Chris and Janette, the owners, have ensured the foreshore cabin development has not adversely impacted on the fragile, sensitive coastal dune environment, yet still provides a positive experience, close to nature, for their guests.
Negative impacts have been minimised by:
- Providing environmentally sensitive designs in empathy with the site.
- Limiting disturbance to areas to be occupied by construction only.
- Replacing all topsoil, grass and vegetation to prevent degradation of the fragile ecology and to protect the excavated dune area from erosion. Conserving soil moisture by the use of seaweed and other mulches.
- Retaining all native vegetation, plus additional planting of trees and shrubs to create further screening and camouflage the site.
- Ensuring that external colours of the cabins complement the foliage.
- Leaving the site clean and tidy and all timber off-cuts, rubbish and surplus building materials removed, to minimised pollution.
- Placing all services to the cabins underground to prevent unsightly poles.
- For energy conservation, commercial gas is used for instantaneous hot water, heating and cooking.
- Rainwater is collected and delivered by electric pump to each cabin.
- Plugs are fitted to all basins and dual flush toilets have been installed.
- Floor and wall venting provide flow-through ventilation into the ecocabins.
- Fibreglass 'Helio' solar blinds absorb excessive heat during the daytime.
- An efficient waste management system involves the recycling of all bottles and composting of vegetable matter.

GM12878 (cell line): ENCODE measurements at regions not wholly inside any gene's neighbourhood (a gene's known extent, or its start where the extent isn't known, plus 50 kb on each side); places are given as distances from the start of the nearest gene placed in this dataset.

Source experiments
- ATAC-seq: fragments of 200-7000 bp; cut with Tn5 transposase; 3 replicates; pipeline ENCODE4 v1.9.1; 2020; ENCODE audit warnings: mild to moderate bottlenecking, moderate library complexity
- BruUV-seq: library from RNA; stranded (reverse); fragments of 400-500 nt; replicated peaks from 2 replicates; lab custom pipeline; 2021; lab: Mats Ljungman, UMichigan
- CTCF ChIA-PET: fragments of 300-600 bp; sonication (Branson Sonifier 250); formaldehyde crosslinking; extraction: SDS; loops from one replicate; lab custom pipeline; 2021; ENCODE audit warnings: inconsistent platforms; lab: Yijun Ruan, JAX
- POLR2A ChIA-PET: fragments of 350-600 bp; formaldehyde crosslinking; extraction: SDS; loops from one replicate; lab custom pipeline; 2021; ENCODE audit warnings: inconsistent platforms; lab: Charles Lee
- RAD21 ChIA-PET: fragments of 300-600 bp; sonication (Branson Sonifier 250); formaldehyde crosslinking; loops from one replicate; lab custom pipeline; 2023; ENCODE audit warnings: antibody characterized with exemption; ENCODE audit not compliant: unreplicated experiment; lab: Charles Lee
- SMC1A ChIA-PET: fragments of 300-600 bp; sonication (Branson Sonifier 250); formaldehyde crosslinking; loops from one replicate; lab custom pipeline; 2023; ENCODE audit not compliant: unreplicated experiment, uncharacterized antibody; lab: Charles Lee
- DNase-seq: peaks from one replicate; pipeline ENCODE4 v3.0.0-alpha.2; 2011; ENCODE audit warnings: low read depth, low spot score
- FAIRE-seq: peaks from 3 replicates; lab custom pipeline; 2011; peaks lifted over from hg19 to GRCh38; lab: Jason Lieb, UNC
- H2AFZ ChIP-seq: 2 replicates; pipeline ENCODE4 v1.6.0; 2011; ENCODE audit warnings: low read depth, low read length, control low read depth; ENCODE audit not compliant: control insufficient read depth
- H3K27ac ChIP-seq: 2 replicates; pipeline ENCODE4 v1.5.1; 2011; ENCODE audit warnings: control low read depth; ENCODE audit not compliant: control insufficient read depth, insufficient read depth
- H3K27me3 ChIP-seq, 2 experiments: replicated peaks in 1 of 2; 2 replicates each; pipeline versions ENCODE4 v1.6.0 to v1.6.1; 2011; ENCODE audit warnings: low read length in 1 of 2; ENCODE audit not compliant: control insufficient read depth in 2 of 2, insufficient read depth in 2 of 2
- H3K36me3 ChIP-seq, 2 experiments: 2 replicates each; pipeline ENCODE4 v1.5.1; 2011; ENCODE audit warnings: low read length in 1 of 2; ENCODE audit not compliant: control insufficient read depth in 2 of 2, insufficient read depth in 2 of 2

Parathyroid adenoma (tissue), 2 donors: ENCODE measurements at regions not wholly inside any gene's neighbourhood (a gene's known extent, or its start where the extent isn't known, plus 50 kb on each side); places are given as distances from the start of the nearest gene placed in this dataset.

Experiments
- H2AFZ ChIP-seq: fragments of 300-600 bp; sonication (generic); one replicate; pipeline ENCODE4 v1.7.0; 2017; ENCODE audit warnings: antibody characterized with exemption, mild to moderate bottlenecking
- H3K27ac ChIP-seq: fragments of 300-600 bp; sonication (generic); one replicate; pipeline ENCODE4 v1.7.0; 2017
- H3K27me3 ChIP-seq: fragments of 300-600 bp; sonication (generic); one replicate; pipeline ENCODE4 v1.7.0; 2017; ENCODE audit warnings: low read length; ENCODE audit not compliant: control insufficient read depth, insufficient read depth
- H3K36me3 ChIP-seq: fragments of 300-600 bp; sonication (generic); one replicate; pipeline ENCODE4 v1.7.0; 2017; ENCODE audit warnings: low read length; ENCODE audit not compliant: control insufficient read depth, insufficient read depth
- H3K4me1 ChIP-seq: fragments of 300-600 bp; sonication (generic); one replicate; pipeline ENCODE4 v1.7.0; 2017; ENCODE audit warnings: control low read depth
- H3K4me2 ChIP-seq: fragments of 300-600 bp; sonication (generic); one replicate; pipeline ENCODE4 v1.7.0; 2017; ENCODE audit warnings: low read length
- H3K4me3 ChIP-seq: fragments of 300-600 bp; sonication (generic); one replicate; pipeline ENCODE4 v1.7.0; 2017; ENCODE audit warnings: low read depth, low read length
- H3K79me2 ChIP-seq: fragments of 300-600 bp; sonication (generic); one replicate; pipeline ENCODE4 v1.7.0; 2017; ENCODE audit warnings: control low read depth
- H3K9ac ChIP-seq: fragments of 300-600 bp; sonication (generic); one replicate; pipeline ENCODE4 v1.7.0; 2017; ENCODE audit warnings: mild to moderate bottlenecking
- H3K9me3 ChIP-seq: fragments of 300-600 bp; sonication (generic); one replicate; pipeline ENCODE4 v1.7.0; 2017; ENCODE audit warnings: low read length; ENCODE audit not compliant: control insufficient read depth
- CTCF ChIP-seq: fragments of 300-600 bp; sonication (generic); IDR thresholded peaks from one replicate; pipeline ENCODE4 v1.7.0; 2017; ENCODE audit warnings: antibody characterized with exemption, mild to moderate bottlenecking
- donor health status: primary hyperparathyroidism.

- Natural, non-animal fat, eco-toiletries are provided.
- Cleaning materials and multiple-use toiletries are purchased in bulk.
- Only bleach-free, non-toxic, biodegradable detergents are used.
- External lighting is operated by movement sensors to minimise electricity use.
- Over the past 30 years, vegetated areas and wildlife corridors on the property have been created to encourage biodiversity, with some works completed with the assistance of Landcare Grants and unemployed workers.
- In 1999 provision of Natural Heritage Trust funding enabled the excavation of a wetland habitat for the rare striped marsh frog (Limnodynastes peronii), due to the falling water table of the onsite lagoon. West Inlet farm is one of the few places in Tasmania where the frog can still be found.
- Fencing of the dry sclerophyll forests from the farm pastures, using wallaby fencing, has been recently undertaken with a Greening Australia Grant.
- These actions have been undertaken to reduce degradation from humans and stock on the environment’s fragile ecology and to protect the health, bio diversity and productivity of the land for future generations.